This is “Add to Queue,” our attempt to sort through the cacophony of music floating in the algorithmic atmosphere by consulting the experts themselves. Our favorite musicians tell us about their favorite music—the sad, the happy, the dinner party-y, the songs they want played at their funeral. In this edition, we speak with Paul Klein, the frontman of the hot boy-meets-soft boi band LANY (LA + NY), on the occasion of their latest album mama’s boy. This is the band’s third record since their inception in 2014. The bandmates—Klein, Charles Leslie “Les” Priest, and Jake Clifford Goss—met in Nashville while studying music at Belmont University. Though the band is no longer a small-town indie act thanks to the success of its previous projects—especially the quintessential 2018 heartbreak album Malibu Nights—their heart remains where the home is. mama’s boy is an ode to the journey behind every restless urban cowboy. There are timeless songs like “sad,” about the nostalgic and ever-resonating feeling of wanting to make a past lover jealous; there’s also timely songs like “if this is the last time,” where Klein sings to his family about growing up—a fitting message for an unlikely moment. As the 32-year-old Oklahoma-native describes it, mama’s boy should feel like “a big fat warm blanket or a hug.” Below, from his home in California, Klein opened up about LANY’s growth, being a proud mama’s boy, and the music that built him—hint: he’s a huge John Mayer fan.
ERNESTO MACIAS: I’ve been listening to the album and it’s really great. It’s emotional, it’s a lot of things. Tell me about your journey with music—the road that it took you to get to the release of mama’s boy?
PAUL KLEIN: I was like four years old, and I remember my mom telling me that I was going to start piano lessons. I felt like in that moment, my life was over in a sense. I was classically trained for 13 years and then I started studying jazz in middle school, because my granny was in a nursing home and I figured out that they would pay me $35 an hour to sit there and play jazz standards for the old people in the nursing home. I wound up going to music school and I just started writing songs. I think I wrote my first song to ask this girl that I liked in high school to go to prom with me.
MACIAS: What was the song called?
KLEIN: I’m sure it was so bad. Growing up, going to classical piano competitions on the weekend was not something you wanted anyone to know. It was not cool. Suddenly, you write a song for a girl and they like you back for the first time in your life.
MACIAS: How is this album different from your past projects?
KLEIN: In the last few years, I was obsessed with trying to be the biggest band in the world. That’s cool, but it’s so subjective. One thing that I feel super confident in saying is that we are definitely the most improved band on the planet. Mama’s boy is without a doubt our best album yet. Malibu Nights was an incredible step forward for us. After putting that album out, we were in rooms three-times bigger than we were before. But at the same time, that was a very unilateral, one-dimensional album. It was a break-up album. But mama’s boy has so much flavor on it. I feel confident in saying that there’s at least one song on that album for everyone around the world.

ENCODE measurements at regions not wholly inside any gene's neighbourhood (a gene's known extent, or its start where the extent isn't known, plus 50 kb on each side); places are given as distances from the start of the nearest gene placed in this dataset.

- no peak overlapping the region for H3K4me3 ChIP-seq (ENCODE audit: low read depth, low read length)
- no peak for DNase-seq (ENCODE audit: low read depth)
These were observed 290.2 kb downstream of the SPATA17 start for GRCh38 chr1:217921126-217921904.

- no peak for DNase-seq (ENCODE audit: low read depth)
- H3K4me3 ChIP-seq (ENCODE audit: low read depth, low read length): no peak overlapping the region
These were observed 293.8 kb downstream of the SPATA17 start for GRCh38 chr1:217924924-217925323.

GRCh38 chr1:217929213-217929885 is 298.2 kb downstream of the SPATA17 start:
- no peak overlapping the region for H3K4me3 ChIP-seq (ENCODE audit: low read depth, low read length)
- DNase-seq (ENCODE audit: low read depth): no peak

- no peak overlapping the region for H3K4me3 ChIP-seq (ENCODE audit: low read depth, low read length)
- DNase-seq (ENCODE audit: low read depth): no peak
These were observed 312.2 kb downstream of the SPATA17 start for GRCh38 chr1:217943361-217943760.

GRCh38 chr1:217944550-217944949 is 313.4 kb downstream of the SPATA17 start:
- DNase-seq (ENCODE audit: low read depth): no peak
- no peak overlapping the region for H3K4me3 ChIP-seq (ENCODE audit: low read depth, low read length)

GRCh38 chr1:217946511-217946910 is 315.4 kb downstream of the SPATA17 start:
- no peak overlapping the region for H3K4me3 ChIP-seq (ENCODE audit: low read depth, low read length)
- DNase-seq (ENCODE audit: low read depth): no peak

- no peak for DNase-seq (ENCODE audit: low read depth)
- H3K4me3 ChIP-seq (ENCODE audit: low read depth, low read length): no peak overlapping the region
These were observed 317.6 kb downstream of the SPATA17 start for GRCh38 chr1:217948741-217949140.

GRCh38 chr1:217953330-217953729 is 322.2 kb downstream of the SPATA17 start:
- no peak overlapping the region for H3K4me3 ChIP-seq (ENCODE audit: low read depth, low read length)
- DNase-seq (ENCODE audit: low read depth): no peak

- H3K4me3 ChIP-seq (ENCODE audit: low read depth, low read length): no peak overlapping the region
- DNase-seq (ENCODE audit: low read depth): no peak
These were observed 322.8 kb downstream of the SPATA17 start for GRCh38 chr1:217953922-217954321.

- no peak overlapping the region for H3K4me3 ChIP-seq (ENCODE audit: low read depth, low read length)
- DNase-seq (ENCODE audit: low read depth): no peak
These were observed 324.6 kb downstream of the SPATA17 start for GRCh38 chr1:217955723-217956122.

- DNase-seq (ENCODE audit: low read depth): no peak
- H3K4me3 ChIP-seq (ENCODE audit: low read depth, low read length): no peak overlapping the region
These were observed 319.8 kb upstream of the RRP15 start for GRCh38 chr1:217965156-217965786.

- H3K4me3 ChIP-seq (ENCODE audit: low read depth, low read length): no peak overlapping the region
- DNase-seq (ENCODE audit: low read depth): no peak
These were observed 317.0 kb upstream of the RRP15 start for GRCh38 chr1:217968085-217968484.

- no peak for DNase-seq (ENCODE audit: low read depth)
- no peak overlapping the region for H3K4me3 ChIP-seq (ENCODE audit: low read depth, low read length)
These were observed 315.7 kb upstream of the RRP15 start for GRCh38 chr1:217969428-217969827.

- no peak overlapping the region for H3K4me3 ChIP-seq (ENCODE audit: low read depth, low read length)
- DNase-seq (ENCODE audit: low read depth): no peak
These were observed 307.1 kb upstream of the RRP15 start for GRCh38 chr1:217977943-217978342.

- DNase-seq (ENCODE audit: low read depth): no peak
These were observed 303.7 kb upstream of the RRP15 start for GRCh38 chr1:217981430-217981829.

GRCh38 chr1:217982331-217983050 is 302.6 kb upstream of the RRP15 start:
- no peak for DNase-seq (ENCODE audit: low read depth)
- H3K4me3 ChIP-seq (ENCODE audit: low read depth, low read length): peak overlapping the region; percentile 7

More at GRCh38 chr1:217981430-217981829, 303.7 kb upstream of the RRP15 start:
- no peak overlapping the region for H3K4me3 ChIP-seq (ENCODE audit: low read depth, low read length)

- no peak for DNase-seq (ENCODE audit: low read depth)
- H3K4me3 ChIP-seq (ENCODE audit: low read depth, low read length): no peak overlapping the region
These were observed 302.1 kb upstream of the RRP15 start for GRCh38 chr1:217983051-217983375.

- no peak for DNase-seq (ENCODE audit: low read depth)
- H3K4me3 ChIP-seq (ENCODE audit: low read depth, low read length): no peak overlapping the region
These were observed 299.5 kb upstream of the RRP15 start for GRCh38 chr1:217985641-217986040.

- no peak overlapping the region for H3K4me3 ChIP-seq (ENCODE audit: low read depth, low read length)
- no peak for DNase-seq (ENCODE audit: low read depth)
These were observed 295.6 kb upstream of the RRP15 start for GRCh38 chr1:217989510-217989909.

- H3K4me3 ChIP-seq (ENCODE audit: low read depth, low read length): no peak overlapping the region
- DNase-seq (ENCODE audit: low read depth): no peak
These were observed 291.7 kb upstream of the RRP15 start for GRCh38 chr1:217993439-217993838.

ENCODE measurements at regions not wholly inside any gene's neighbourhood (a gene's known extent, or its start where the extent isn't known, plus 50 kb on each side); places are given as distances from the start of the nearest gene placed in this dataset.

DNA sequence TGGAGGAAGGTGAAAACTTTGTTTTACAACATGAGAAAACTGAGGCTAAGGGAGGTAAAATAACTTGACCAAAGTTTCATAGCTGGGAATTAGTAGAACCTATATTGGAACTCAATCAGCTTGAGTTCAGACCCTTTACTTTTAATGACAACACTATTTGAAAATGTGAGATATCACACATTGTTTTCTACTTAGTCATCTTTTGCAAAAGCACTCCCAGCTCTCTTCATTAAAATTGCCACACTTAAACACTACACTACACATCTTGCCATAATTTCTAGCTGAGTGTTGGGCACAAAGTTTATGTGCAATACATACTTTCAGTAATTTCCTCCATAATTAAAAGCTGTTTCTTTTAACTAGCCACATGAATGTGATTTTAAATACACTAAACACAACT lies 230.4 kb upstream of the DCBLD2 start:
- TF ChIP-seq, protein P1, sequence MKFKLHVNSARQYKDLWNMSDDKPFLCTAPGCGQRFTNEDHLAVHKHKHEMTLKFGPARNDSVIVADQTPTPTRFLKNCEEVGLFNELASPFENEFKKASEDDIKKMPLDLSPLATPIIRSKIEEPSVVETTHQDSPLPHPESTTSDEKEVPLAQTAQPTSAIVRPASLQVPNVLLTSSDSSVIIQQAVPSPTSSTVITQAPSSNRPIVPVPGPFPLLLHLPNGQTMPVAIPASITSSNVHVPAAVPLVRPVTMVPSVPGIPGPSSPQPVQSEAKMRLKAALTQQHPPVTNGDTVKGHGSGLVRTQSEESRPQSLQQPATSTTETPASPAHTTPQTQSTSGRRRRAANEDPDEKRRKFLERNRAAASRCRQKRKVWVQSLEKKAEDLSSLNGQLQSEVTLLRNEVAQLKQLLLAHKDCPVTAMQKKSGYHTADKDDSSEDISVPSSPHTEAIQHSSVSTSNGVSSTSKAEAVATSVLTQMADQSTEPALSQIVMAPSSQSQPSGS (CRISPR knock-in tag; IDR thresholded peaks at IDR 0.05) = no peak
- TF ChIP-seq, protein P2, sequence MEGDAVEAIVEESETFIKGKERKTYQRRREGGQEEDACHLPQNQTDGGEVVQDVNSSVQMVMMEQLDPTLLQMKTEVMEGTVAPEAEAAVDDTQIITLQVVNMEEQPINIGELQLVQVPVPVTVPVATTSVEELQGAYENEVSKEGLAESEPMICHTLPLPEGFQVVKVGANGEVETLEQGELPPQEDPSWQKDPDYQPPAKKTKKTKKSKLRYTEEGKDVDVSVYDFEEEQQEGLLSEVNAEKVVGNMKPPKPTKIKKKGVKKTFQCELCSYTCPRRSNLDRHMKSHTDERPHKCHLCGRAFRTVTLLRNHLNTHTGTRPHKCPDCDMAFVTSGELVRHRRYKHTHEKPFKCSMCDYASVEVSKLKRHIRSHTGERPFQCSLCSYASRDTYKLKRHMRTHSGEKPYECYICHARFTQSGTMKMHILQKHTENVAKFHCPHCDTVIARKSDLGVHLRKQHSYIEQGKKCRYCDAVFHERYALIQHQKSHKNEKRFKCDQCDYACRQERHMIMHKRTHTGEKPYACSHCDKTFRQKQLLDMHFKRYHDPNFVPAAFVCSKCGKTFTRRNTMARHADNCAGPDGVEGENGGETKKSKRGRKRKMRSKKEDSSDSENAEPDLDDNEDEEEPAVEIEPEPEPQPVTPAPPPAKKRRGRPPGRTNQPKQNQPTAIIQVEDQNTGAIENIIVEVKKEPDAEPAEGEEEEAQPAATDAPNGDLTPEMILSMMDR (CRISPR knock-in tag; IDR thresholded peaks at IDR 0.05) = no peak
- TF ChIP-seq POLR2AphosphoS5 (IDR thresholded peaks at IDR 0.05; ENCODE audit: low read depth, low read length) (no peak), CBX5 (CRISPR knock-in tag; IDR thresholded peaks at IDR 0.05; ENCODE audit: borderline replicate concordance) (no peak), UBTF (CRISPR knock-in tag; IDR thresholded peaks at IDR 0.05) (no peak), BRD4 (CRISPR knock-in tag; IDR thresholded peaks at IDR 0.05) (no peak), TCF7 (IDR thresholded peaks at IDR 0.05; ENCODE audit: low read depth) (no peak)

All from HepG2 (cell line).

MACIAS: How did you arrive at the album title?
KLEIN: In the past, we may have lacked geographical identity. The Beatles, Liverpool, U2, Ireland, Oasis, Manchester. LANY was like a “quasi-California indie-pop thing with West Coast vibes.” But I’m from Oklahoma, Jake’s from Arkansas, Les is from Missouri. There’s nothing very special about anything about where we’re from or who we are. That’s something I think a lot of people can relate to. Very few people in L.A. are actually born and bred there. I wanted to do something that felt like a nod to where we’re from, but without being too on-the-nose, without literally calling it Heartland or calling it Middle of Nowhere. Being a mama’s boy has a real American ring to it. I thought it was perfect—all three of us are big mama’s boys.
MACIAS: For sure. I’m from Texas, so I can definitely relate to that energy. What is the last song that you listened to?
KLEIN: “Give Me Your Fire, Give Me Your Rain” by the Paper Kites. They’re a great band, you should listen to them.
MACIAS: Do you have a song that you always sing to, no matter where you are or what you’re doing?
KLEIN: I would probably say “Gravity” by John Mayer.
MACIAS: I haven’t heard that song in a minute, that’s a good one.
KLEIN: You should listen to the drums on that album. I don’t know if you get geeked out by the sound of things, but the way they mic’d those drums specifically on that album is breathtaking. It’s insane.
MACIAS: Who was the earliest musician to influence you?